MARRIAGE and FAMILY, EDUCATION, WELFARE, IMMIGRATION
A good democracy must have a critical mass of intelligent, informed and responsible citizens who are interested in the public welfare. Several demographic trends are decreasing the proportion of such citizens in the United States. The average birth rate of less intelligent citizens is higher than that of the more intelligent and our present immigration is lowering the skill level of our population.
If the majority of citizens become dependent on government the principle on which democratic government is based is violated. Votes are then bought based on group interest rather than on the general welfare. Social policies wisely conceived will take this into consideration.
Marriage and Family
The decline of marriage (as the normative institution for raising children) is one of the greatest threats to the future of America. Marriage is the most critical institution for raising and training responsible citizens. Government policies intended to make it easier to raise children outside of marriage have proved to be socially destructive and have produced generational poverty.
Note: All government social, education and tax policies should be periodically analyzed to try to estimate their impact on marriage and family. Government policy should be structured to encourage, or at a minimum not discourage, marriage for child raising.
A successful country must have a good education system, ideally one that is locally controlled. It should follow sound, proven educational principles and focus on those subjects most useful for functioning effectively in a modern economy and on those which educate for responsible citizenship.
A good society must have an effective means of educating its children and the more successful a society is in educating the better its economy will do and the more likely a continuation of sound government.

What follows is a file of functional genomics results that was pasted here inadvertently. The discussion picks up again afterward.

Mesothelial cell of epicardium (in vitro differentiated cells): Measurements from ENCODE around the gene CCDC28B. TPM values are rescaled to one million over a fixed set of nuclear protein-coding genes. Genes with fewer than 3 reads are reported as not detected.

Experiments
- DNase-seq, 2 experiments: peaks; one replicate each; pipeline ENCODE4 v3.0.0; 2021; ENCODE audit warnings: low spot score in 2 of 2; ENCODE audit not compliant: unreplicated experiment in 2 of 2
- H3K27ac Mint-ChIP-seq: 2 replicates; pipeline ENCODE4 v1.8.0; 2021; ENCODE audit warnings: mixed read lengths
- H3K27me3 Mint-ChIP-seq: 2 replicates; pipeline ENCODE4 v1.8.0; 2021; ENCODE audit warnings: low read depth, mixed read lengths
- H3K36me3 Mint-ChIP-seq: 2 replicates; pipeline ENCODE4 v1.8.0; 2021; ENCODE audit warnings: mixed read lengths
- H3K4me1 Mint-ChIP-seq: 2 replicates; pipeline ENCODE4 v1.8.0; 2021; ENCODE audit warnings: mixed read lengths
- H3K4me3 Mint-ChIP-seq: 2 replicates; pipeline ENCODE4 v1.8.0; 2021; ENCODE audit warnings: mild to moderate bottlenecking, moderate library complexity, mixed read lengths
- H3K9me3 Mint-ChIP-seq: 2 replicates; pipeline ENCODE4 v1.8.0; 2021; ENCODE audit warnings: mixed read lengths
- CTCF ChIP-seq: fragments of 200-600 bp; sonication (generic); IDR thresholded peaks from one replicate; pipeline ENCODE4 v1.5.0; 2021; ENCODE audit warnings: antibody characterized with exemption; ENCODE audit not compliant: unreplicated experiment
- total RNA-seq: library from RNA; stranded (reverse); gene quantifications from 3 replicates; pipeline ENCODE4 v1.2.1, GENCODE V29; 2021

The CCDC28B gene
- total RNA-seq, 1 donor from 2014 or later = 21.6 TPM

No country has become great without developing a sense of patriotism and no country has long remained great after it has ceased to educate its children in the traditions and principles responsible for its greatness, and to instill in them an appreciation of their value. Few things are more important than giving our children an understanding of the value of our system of government, of which governing principles are of greatest value, and of how countries lose their spirit and decline.
Note: The cost of education should be tax deductible.
The high birthrates of the lowest skilled, least intelligent and most dependent members of our society have been subsidized by government transfers provided by poorly designed social policy. The combination of AFDC, food stamps, Medicaid, and EITC has virtually destroyed the American low-income nuclear family by subsidizing illegitimacy and making it (at least initially) seem uneconomic for low-income parents of children to get married or stay married.
Considering AFDC, food stamps, Medicaid, EITC, etc., it can cost a typical low-income, unmarried father and mother with two children thousands of dollars a year in loss of subsidy if they marry. Illegitimacy drives crime rates, school dropout rates, drug use rates, and social dysfunction generally. The future of democracy is in doubt if these trends of increasing illegitimacy continue for several more decades. They can be gradually reversed by properly redesigned government policy.